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HISTORY LIVES: St. Paul’s Lutheran Church


Lutheran worship services were begun in Doylestown by Rev. Ferdinand Berkemeyer in 1860 and held in the county courthouse.

During the following year, the German Lutheran congregation was invited to use St. Paul’s Episcopal Church to gather.

For the next three years worshipers met in the Union Academy at the corner of Broad and Court streets for services Sunday mornings in German and Sunday evenings in English.

In 1864, the congregation moved to the Masonic Hall on East State Street; and again in 1866 the Lutherans relocated to the Cemetery Chapel on Court and Spruce streets.

Finally, groundbreaking for a two-story Lutheran church building was held on July 21,1868, at the corner of North Main and Spruce streets in an area of town known as Germany and at the bottom of the slope descending from Broad Street known as Germany Hill. After legal and financial delays, the entire church building was dedicated on March 4, 1877; and a bell tower was added in 1889.

Despite extensive work done over the decades to increase the space and usability of the 72-year-old church, in 1949 the congregation approved the purchase of two properties for expansion, located across Spruce Street at 301 N. Main St.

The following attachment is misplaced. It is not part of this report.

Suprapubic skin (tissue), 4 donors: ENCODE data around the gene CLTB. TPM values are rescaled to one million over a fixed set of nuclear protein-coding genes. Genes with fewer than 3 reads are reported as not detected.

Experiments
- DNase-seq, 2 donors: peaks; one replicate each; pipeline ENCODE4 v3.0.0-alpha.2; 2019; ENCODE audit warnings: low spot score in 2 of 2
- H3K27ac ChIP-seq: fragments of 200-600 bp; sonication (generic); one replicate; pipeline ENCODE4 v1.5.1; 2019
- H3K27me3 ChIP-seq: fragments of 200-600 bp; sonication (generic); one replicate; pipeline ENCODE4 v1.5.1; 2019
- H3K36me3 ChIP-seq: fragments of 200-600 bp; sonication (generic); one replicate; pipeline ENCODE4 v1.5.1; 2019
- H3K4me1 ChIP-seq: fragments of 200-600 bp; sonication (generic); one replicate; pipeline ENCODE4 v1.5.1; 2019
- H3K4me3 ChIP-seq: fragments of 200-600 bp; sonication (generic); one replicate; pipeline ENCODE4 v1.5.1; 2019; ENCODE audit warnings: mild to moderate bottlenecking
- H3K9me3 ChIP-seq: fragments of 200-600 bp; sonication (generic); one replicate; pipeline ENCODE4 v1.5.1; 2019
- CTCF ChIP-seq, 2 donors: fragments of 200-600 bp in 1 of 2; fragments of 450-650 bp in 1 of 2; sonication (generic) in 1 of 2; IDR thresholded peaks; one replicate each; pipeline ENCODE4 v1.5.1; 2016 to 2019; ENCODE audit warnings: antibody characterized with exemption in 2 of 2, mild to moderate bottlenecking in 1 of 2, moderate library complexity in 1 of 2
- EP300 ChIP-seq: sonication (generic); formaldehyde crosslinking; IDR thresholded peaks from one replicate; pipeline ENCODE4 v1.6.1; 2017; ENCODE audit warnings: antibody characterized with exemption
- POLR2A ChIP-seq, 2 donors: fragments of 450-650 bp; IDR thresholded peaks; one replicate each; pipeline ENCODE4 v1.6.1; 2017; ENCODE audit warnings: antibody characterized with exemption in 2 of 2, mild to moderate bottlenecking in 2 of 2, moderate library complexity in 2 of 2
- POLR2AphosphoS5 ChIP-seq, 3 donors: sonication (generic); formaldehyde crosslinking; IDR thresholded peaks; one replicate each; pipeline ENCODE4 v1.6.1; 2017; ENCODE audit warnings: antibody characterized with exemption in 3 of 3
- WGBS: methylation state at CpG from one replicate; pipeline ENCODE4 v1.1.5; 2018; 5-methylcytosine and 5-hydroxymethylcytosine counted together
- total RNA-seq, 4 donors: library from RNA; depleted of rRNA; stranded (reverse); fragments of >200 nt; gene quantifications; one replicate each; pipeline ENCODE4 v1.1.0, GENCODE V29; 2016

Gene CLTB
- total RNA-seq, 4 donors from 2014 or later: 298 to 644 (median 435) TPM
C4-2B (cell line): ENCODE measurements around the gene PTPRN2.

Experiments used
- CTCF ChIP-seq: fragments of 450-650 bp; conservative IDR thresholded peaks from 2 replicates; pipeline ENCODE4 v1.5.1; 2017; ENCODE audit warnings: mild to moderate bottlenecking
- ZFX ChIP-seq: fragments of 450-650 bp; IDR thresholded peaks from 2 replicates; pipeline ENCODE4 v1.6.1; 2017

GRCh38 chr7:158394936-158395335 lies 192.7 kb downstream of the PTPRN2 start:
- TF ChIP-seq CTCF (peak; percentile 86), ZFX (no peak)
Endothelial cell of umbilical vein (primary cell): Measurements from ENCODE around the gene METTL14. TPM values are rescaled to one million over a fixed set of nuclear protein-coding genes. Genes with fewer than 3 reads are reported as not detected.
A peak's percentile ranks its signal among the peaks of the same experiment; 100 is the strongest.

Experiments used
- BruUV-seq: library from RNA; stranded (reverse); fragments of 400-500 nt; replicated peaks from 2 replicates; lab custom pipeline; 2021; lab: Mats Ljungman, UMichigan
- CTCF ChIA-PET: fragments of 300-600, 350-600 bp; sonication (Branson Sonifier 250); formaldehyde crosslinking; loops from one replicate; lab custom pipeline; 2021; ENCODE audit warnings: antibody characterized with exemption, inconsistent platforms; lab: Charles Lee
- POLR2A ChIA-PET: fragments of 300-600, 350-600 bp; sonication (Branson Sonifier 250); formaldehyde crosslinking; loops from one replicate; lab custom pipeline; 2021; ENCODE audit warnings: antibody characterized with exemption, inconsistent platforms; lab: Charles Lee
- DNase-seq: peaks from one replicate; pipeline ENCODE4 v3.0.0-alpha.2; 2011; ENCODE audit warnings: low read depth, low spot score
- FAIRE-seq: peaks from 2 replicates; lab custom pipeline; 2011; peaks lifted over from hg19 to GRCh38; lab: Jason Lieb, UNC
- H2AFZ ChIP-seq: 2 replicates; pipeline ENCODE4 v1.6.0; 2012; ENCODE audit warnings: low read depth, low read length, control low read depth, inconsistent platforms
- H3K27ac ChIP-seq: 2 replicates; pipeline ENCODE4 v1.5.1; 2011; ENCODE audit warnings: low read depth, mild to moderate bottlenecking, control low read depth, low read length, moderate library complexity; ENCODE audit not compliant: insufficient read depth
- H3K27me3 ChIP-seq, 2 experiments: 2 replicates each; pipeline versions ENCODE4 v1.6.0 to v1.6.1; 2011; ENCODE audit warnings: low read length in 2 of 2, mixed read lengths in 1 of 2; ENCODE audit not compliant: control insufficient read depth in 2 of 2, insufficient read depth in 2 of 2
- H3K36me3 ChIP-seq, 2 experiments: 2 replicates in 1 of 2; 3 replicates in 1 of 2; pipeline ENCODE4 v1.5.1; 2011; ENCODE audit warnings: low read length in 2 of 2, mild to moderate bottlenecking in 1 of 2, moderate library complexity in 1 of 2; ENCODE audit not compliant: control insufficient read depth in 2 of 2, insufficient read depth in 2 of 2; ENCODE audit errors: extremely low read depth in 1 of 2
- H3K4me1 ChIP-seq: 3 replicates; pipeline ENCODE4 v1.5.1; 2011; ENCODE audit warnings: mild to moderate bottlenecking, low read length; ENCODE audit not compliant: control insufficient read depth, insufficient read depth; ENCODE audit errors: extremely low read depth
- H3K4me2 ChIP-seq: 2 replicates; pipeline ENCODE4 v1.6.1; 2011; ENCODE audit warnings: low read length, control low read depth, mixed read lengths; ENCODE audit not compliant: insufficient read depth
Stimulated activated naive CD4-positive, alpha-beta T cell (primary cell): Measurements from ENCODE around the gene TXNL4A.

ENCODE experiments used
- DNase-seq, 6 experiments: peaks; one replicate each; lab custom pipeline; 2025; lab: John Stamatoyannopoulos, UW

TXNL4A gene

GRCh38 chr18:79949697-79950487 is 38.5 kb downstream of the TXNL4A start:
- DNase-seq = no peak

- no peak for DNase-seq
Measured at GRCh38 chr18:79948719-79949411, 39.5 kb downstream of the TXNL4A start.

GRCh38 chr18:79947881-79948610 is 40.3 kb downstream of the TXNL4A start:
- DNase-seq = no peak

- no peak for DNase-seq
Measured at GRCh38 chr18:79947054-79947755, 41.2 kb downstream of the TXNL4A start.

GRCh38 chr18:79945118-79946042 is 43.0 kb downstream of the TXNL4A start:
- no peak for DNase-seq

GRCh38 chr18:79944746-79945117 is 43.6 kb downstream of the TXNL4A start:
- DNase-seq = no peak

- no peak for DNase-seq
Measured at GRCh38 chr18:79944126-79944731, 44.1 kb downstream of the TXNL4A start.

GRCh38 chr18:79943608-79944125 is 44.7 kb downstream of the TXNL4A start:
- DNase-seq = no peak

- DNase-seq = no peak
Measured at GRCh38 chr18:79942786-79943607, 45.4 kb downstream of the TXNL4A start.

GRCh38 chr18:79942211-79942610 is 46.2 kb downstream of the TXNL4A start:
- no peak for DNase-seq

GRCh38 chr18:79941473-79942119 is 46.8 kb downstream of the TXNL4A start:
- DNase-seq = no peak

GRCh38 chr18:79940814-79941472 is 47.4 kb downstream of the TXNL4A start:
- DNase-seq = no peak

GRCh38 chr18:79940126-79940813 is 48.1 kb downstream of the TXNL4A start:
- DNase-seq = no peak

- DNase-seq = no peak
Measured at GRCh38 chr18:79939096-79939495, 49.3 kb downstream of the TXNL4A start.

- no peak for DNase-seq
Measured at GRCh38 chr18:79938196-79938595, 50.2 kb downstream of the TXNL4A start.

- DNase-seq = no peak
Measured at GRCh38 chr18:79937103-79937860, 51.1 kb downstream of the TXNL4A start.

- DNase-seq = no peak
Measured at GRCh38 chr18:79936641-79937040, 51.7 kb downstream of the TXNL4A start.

An Educational Building or “Parish House” was constructed on this land in 1952. In 1963, an adjoining new worship facility was dedicated, and the old church was demolished.

Further property acquisitions beginning in 1979 enabled a series of expansion projects to increase the size of the church complex and provide for program growth. In 1993 a new two-story, seven-classroom educational wing was opened; and the nursery school was expanded. And, in 2003 a final addition was completed, despite an exposed aquifer which The Intelligencer described as spouting “water in biblical proportions.”

Source: Creating a Vision~Building for Mission, St. Paul’s Lutheran Church, E. Scott Teschner, 2013.

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